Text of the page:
While I do believe, cautiously, that the thrust Shawyer found in the emdrive is real (emdrive: a microwave oven shaped as a truncated cone) and that Shawyer and then Juan et al & NASA should be respected for finding and testing it respectively, I'd like here to criticise Shawyer's theory of it, which I believe is confused. I'll try to do this in an accessible way, and briefly discuss my alternative MiHsC explanation.
In a New Scientist article on the emdrive Shawyer said: "Key is the fact that the diameter of a tubular cavity alters the path - and hence the effective velocity - of the microwaves travelling through it. Microwaves moving along a relatively wide tube follow a more or less uninterrupted path from end to end, while microwaves in a narrow tube move along it by reflecting off the walls. The narrower the tube gets, the more the microwaves get reflected and the slower their effective velocity along the tube becomes. Shawyer calculates the microwaves striking the end wall at the narrow end of his cavity will transfer less momentum to the cavity than those striking the wider end (see Diagram). The result is a net force that pushes the cavity in one direction. And that's it, Shawyer says." (from New Scientist: the end of wings and wheels).
I think there is a lot wrong with Shawyer's explanation, and for once I'm not alone on this! For example he uses special relativity for an accelerating system and his explanation wrongly indicates a thrust towards the wide end of the cavity, but I'll focus here on the asymmetry in force he claims to exist between the large end plate and the small. I haven't seen an accessible refutation of this, so here goes. Referring to the quote above, he does not seem to consider that the photons 'reflecting off the side walls' will exert a pressure force on those walls, which will have a component towards the narrow end. The schematic below shows a simplified setup for ease of explanation: first of all an equilateral triangle which can be generalised to a 3-d cone by an integration using a rotation around the central axis of symmetry (the horizontal line) without changing the conclusions, so this is a nice accessible way to do it.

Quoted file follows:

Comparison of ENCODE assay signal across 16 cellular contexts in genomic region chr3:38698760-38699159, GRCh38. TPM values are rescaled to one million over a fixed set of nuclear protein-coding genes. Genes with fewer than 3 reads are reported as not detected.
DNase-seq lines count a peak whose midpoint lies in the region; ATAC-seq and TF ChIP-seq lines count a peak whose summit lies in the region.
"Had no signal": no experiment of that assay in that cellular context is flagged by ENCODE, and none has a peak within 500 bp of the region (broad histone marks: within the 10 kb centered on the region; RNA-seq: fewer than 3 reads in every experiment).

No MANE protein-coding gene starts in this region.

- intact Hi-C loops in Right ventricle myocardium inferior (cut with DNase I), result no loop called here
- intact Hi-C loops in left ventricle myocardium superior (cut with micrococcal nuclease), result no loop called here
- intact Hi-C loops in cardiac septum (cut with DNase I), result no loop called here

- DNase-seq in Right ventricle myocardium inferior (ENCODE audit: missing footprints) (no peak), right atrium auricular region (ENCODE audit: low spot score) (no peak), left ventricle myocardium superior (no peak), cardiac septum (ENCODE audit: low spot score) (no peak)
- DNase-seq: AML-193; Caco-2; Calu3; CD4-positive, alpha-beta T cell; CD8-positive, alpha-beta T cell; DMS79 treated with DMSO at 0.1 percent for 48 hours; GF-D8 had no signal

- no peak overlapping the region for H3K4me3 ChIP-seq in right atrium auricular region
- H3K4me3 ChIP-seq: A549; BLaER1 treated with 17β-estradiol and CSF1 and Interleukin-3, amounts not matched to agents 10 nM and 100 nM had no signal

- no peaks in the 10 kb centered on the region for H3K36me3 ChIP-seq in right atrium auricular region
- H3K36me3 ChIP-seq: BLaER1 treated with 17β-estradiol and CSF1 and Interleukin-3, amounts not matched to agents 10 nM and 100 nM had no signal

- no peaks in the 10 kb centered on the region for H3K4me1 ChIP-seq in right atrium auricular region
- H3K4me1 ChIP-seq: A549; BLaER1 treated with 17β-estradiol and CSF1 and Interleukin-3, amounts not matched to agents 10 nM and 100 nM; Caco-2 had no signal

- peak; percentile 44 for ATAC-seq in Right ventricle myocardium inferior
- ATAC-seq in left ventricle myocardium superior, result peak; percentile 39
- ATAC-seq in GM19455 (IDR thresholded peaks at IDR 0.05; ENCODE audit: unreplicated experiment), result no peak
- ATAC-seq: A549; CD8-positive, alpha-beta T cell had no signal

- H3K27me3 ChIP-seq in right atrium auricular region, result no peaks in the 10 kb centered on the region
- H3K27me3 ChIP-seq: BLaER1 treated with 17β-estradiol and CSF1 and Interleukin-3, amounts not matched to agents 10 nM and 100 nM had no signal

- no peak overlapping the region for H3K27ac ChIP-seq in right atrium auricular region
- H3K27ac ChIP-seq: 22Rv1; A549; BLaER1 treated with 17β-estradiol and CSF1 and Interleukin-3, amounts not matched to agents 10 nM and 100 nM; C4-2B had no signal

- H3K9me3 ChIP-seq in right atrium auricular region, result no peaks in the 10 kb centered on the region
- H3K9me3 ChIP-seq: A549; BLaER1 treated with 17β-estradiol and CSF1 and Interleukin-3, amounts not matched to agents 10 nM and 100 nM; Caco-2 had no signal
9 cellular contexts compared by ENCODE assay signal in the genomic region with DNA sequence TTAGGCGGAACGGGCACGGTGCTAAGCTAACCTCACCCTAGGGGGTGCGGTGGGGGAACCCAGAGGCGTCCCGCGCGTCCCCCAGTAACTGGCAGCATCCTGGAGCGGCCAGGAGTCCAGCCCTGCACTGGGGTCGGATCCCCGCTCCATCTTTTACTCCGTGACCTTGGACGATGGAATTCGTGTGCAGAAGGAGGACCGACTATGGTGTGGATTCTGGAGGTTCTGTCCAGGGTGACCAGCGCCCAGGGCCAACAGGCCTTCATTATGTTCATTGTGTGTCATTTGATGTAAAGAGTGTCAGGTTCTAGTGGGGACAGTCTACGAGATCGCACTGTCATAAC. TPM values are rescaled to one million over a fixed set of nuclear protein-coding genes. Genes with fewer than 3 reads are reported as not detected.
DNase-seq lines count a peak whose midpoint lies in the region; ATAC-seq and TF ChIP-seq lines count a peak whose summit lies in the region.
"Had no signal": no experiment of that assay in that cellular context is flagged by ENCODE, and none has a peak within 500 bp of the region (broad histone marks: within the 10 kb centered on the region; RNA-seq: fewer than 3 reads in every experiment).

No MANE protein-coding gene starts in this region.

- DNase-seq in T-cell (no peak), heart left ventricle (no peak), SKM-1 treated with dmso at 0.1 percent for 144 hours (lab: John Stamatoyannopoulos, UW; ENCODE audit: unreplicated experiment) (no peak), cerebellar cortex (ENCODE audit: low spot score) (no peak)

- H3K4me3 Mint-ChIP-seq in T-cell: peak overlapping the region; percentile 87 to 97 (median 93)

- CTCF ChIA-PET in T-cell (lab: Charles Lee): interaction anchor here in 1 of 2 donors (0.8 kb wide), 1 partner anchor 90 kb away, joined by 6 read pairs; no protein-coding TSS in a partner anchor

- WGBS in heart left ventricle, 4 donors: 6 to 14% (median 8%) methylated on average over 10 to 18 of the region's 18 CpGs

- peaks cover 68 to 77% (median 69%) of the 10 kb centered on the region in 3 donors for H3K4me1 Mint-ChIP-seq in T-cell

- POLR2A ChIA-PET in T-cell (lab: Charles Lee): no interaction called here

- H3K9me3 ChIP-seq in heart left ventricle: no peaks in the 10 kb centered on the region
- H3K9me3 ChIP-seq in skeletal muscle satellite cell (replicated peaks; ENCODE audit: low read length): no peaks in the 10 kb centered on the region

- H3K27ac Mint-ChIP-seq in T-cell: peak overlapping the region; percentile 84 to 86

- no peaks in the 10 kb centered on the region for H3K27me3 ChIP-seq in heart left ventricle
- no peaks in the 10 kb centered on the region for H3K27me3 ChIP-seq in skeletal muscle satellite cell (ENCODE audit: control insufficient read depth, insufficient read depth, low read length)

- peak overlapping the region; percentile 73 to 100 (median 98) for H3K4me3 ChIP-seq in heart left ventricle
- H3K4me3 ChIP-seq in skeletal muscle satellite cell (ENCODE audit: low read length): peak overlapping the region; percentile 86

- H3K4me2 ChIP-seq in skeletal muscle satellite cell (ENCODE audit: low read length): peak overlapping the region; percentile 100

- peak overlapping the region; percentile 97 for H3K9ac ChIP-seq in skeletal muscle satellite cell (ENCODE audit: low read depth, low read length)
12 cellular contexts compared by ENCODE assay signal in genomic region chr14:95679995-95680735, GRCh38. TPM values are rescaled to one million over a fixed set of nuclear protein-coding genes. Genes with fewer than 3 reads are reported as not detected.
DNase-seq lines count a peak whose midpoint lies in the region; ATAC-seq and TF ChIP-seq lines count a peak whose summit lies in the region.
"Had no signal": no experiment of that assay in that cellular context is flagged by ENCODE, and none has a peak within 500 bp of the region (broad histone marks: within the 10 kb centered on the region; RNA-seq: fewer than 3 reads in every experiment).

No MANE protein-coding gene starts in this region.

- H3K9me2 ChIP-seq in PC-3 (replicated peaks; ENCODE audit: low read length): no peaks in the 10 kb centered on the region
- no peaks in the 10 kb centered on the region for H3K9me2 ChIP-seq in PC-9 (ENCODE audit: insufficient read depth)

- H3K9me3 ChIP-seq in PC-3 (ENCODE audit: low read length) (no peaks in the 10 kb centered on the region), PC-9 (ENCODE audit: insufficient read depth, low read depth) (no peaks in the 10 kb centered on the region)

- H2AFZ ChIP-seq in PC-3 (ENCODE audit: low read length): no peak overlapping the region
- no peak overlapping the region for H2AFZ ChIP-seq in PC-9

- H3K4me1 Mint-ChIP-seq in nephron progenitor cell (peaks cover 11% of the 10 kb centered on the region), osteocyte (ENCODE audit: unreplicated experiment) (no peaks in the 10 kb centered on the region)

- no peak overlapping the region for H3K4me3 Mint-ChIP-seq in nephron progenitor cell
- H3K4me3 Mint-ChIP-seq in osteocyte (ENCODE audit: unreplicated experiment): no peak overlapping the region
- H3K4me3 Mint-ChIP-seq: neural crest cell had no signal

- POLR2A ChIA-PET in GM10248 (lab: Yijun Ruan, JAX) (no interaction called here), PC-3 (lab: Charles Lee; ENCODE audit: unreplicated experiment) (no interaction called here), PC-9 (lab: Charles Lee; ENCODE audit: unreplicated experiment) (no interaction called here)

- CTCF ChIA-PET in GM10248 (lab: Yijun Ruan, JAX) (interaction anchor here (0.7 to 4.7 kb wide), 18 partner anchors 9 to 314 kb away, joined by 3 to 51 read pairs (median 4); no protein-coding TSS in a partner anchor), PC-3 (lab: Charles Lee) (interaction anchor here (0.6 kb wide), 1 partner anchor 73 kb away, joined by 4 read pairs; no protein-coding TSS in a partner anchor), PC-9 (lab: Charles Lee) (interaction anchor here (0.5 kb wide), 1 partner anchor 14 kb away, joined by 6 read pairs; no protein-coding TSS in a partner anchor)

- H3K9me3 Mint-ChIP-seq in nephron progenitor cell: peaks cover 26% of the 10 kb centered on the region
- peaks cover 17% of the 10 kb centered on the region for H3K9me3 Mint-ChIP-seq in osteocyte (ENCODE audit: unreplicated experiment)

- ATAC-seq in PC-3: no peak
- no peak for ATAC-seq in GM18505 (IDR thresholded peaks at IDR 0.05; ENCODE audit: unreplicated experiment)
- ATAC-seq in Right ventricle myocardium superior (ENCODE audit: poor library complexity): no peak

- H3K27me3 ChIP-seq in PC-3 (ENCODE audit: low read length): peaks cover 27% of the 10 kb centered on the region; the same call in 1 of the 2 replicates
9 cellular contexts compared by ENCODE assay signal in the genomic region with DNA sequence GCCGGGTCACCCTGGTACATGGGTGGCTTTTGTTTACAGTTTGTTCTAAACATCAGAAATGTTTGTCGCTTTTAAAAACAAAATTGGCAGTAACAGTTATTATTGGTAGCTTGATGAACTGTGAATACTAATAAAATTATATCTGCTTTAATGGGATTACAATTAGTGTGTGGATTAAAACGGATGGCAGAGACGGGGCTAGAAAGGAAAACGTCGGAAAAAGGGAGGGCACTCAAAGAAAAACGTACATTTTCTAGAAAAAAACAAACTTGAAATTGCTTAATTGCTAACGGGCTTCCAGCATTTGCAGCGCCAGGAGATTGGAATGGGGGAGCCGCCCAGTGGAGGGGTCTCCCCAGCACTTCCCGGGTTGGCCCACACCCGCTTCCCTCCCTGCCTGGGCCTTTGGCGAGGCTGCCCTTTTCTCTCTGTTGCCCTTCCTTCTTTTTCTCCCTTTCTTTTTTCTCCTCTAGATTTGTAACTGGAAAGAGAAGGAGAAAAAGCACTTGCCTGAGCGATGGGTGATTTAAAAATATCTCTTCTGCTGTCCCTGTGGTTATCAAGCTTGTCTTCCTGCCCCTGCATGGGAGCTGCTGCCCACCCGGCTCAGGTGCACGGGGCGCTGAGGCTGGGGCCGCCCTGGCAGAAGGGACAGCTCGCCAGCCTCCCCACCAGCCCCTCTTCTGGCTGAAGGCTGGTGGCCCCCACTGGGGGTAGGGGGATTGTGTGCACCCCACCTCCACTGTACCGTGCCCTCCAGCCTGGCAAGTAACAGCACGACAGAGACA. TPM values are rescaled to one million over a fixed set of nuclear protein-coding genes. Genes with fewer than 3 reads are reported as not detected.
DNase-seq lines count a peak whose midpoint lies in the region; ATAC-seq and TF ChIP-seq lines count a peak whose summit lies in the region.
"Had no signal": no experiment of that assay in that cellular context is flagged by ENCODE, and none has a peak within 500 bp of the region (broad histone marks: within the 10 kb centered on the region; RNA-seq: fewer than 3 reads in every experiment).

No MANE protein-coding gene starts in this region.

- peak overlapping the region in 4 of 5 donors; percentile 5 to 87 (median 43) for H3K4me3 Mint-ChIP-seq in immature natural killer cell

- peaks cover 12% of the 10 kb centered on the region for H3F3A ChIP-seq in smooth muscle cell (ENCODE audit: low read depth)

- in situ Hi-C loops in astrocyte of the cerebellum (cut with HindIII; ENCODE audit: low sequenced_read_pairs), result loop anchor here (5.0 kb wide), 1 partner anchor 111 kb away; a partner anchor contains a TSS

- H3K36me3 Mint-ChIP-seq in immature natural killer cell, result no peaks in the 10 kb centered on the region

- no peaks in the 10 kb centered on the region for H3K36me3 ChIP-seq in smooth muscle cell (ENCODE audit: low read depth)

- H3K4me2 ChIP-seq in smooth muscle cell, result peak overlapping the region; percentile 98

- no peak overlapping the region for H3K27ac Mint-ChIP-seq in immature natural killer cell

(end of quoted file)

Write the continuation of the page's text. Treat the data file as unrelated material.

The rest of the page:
In the diagram on the left the microwave photons bouncing around inside the cavity make a force (F, per unit area) that pushes outwards on all three faces equally (the blue arrows). Assuming that the length of the sides are equal (l) it's easy to show that the left-right components of force balance:
Force right = Fl
In the diagram on the right I've truncated the triangle/cone halfway down its sides to represent the truncated cone of the emdrive, and again the result can be generalised to a 3-d emdrive by integrating things in rotation around the axis of symmetry (dashed line) without changing the conclusion. So now we have:
Force right = Fl
Force left = 2*left force on side walls + left force on flat end
Again the forces balance in contradiction to what Shawyer said in his interview (which may have been an over-simplification on his part that he needs to address). This, and his use of special relativity for an accelerating system, and the wrong direction of his predicted thrust indicates that his theory is confused.
I have suggested an alternative, which is perhaps less confused, but requires new physics. The schematic below represents the MiHsC explanation of the emdrive. The brighter colours on the right are meant to indicate that more modes of the zero point field can exist at the right hand, wider, end of the cavity. That means that the mechanism MiHsC uses to produce inertial mass from an asymmetry in Unruh radiation caused by a Rindler horizon (an asymmetric Casimir effect, see McCulloch, 2013) is more effective on the right hand side. So, as photons go right (lower arrow) they gain inertial mass (arrow thickness) and as they go left they lose it (upper arrow), so to conserve overall momentum the cavity is predicted to move left (left hand arrow). The predictions from MiHsC fit the data, reasonably well (see McCulloch, 2015), but not yet such good agreement that I'm writing to Nature about it..
McCulloch, M.E., 2015. Can the emdrive be explained by quantised inertia? Progress in Physics, 11, 1, 78-80. Link
McCulloch, M.E, 2013. Inertia from an asymmetric Casimir effect. EPL, 101, 59001. Link